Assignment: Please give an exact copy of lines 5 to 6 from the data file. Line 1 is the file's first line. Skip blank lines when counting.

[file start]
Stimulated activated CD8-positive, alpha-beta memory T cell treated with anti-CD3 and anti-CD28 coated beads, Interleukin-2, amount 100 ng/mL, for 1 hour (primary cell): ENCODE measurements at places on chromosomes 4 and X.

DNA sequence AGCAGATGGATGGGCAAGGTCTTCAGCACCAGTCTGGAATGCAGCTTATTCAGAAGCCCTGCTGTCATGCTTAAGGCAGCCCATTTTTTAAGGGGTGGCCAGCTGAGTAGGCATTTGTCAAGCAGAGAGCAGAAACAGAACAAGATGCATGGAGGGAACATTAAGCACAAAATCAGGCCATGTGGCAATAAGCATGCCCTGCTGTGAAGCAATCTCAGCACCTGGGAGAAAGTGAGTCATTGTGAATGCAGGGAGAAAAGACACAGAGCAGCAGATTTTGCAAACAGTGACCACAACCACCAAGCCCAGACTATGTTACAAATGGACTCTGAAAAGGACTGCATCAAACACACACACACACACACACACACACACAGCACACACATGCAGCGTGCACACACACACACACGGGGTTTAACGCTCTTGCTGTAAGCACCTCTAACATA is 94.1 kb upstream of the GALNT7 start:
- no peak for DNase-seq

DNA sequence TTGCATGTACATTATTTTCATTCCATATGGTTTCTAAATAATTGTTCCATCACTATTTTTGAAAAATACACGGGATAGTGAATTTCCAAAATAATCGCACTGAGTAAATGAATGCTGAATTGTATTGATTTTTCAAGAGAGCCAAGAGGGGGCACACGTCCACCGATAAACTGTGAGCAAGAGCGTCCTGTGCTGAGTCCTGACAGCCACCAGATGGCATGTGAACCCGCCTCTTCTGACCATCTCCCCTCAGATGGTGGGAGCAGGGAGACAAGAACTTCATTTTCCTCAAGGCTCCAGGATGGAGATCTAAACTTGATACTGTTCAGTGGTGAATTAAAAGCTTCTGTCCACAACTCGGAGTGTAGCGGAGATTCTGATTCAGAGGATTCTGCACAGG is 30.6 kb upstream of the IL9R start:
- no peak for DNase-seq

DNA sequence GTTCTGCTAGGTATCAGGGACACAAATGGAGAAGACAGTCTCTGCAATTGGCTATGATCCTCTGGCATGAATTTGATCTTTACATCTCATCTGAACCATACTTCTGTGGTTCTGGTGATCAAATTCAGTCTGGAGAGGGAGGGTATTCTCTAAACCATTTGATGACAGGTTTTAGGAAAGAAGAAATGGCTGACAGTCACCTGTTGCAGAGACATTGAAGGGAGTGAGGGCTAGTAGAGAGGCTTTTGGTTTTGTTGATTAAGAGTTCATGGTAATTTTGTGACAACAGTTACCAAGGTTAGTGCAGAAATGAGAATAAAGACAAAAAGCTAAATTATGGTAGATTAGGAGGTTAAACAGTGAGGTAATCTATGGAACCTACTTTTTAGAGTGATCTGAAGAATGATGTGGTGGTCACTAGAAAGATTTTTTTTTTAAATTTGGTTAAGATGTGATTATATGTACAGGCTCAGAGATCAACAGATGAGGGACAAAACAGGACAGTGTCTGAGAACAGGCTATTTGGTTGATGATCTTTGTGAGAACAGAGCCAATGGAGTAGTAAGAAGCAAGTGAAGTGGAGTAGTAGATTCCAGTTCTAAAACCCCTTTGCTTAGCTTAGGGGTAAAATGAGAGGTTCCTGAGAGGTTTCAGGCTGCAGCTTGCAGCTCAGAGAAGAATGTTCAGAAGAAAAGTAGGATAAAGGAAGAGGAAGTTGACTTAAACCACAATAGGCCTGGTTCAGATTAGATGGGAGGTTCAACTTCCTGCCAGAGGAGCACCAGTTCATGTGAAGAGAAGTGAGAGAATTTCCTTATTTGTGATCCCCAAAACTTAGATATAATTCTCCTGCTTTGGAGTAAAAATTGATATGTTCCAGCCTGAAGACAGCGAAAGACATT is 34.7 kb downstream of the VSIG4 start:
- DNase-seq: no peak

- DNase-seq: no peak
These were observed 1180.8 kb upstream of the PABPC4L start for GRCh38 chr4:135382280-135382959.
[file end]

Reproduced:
- no peak for DNase-seq

DNA sequence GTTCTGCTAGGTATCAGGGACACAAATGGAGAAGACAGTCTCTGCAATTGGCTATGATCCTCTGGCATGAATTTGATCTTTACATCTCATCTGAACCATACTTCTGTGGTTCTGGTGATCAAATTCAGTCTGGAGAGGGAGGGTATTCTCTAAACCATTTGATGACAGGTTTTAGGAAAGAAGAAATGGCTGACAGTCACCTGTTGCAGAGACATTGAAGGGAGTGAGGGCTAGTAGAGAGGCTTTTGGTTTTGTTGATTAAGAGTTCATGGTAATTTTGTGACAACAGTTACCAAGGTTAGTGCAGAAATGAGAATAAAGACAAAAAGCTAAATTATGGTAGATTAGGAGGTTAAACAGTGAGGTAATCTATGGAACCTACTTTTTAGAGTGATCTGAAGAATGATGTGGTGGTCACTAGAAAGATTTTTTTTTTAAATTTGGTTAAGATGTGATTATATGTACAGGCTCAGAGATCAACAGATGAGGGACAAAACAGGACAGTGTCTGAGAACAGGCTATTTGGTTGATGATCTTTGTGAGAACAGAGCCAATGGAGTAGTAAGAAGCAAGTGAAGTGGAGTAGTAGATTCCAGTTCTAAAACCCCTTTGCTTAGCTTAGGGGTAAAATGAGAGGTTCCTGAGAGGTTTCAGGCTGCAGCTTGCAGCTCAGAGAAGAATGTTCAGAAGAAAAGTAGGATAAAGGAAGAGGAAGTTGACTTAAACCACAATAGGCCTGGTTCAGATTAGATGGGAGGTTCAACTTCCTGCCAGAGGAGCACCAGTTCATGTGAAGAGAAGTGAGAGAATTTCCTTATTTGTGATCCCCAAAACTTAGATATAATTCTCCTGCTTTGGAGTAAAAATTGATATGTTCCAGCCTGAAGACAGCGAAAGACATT is 34.7 kb downstream of the VSIG4 start: